The EMU Factor
Before European Monetary Union, European investors and funds were generally limited to stocks within their national markets, and the indexes that followed them – such as the German DAX 30, the French Cac 40, the UK’s FTSE 100 and Spain’s IBEX 35.
EMU’s single currency, the merger of national stock exchanges and the possibility of the UK and even Switzerland joining EMU, brings up the specter of rendering irrelevant such revered benchmarks as the FTSE 100 and the DAX.
That trend, linked with the technology to trade more efficiently, means that the intermediaries being squeezed, and that is precisely what is causing not just the stock exchanges, but also the investment banks to merging as quickly they can.
In the US, the benchmark index to the average retail investor is the Dow Jones Industrial Average. In Europe, though, investment cultures change and stock exchanges pop up everywhere you turn, and the attempt to find a clear “Pan-European benchmark” is difficult even a year and a half into monetary union.
“When you look at who will be ‘the’ pan-European benchmark,” said the Merrill Lynch official, “you’ve got to discriminate between the institutional side, which tends to favor MSCI, and the retail side, which is rapidly emerging to be the EMU-based EuroStoxx 50, which has seen tremendous growth.”
The DJ EuroStoxx 50 is a part of the Dow Jones Stoxx family of indexes, which also include Stoxx, a broad, pan-European selection of 600 companies as well as smaller sector indexes. Because of its relative simplicity and the fact that it follows only blue chips, the DJ EuroStoxx 50 has become hugely popular with retail investors, and is gaining some ground with European institutional investors.
Union Investment Bank’s Hilck says that they chose the EuroStoxx because his company felt that the EuroStoxx 50 achieved better performance recently than did the MSCI Europe – “Last year the DJ EuroStoxx 50 was the index to beat, so we’re sure that the investor really gets the highest benchmark out there,” he said.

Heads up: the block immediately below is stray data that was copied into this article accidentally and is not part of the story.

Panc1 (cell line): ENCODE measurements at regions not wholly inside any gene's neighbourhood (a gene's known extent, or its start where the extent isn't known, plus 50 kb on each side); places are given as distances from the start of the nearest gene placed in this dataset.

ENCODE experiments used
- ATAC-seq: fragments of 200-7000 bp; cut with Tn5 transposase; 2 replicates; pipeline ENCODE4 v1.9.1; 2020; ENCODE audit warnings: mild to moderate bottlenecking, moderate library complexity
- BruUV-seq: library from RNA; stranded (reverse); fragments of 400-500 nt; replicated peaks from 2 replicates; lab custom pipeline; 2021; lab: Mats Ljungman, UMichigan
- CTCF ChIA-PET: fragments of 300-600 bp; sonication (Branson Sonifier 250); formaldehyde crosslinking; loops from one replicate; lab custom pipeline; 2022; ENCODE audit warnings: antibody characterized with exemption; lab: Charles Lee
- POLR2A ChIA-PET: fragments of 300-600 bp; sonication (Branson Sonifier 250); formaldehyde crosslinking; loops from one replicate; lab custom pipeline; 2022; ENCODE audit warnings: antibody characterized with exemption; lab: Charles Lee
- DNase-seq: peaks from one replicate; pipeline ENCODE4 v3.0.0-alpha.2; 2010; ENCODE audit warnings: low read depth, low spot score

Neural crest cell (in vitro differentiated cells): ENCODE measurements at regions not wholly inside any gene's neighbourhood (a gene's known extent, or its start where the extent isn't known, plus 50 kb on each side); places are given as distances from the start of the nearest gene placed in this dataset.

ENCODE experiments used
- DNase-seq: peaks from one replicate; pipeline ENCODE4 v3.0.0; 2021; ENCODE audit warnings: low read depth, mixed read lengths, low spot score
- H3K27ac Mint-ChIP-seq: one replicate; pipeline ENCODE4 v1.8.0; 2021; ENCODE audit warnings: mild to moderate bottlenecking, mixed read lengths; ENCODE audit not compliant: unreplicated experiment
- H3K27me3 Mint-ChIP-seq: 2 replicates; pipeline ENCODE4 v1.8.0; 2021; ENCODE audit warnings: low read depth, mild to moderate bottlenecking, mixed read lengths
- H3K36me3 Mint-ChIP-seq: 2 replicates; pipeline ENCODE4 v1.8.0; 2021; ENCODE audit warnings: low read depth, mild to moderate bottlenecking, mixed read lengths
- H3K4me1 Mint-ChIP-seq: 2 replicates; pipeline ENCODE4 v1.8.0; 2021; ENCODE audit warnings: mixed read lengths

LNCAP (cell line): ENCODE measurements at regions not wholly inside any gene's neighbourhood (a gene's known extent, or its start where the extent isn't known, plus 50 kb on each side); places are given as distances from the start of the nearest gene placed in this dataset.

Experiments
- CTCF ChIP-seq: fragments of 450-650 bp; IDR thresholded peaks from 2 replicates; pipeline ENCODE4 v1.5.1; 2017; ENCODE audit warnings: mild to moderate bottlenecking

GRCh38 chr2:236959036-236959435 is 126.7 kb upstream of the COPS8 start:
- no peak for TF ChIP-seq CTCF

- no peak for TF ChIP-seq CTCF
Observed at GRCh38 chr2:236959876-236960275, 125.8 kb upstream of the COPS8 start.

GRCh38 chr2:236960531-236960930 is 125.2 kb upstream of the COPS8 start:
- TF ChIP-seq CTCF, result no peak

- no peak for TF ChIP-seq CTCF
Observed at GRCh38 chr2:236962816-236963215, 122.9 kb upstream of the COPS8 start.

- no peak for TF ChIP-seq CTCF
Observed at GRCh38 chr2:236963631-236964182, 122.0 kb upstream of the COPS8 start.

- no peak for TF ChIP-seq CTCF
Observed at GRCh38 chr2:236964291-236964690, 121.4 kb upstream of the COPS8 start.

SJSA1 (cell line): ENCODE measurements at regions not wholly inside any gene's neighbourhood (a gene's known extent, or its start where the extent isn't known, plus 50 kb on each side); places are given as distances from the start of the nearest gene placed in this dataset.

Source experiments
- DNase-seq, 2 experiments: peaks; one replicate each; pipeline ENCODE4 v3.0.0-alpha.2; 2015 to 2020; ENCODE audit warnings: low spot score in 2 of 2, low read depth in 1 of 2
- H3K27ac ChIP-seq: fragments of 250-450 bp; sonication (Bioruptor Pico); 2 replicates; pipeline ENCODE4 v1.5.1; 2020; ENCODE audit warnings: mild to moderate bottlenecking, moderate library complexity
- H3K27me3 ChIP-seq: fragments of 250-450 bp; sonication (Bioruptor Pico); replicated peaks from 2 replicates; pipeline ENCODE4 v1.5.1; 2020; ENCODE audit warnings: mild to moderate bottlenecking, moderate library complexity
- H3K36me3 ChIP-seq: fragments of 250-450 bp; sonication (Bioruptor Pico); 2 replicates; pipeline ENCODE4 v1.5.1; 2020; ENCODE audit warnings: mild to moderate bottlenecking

Currently Dow Jones estimates that index tracking funds, which are particularly attractive to both retail investors and fund managers, have invested Euro15 to 20 billion in funds that track DJ Stoxx indexes in Europe.
But in the institutional arena, where the money really moves, DJ Stoxx has got competition aplenty from Morgan Stanley Capital International’s family of indexes, the belles of the ball when it comes to global indexes: about US$1.5 trillion is benchmarked to MSCI indexes around the world.
For its part, FTSE, inundated with pressure from the UK and abroad to emerge dominant in the London and Frankfurt Exchange merger, denies that its beloved FTSE will soon be irrelevant. “Clearly some new index is needed, but It’s just too early to tell what shape that will take,” said FTSE’s Makepeace, who added, “We’ll be introducing a series of technology indexes soon.”
TORNADO-INVESTOR.COM’s index is the first index to specifically address the pan-European high tech market. American investors have enjoyed the convenience of the Nasdaq, an index which lists high-tech, high-growth stocks in the USA, but until the Tornado European Technology Index, no truly Pan-European index solely devoted to technology existed.
The Tornado European Technology Index follows the 300 most important high-tech companies in Europe, and then subdivides then into 15 sub-sector indexes so that investors can see the movement of software, computer, mobile telephony companies and so on. Taken together, these companies have a more even momentum than individual share prices.
Indexes proffer a benchmark for a “basket” of stocks which have something in common with one another. Weighting, or balancing the impact that companies within the list may have on the index as a whole, is the key to building an index that is useful as a benchmark.
In its humble pure form an index tracks the stock prices of a group of companies chosen because of the total value of their market capitalization. Weighting ensures that companies with high market values affect the index more than those with smaller market values. The index must account for the fact that the value of a 10% move on the price of the stock of a tiny company whose share price is €200 per share would be greater than a 10% move on an enormous company whose share price is €10, but that the effect of a 10% move on the stock of a large company would reflect market conditions far more accurately than the move on the small firm.
Put another way, a small move up or down by a listed giant such as Nokia would affect an index more than a large move up or down by a smaller company like Vaisala.
Of the major pan-European indexes, at least in Euroland (EMU Europe), the winner of the title of “pan-European benchmark index for the retail investor” has not yet emerged, but if you had to make a bet, the smart money would be on Dow Jones’ EuroStoxx50, which follows 50 Euroland “Blue Chips” – the largest companies by market capitalization.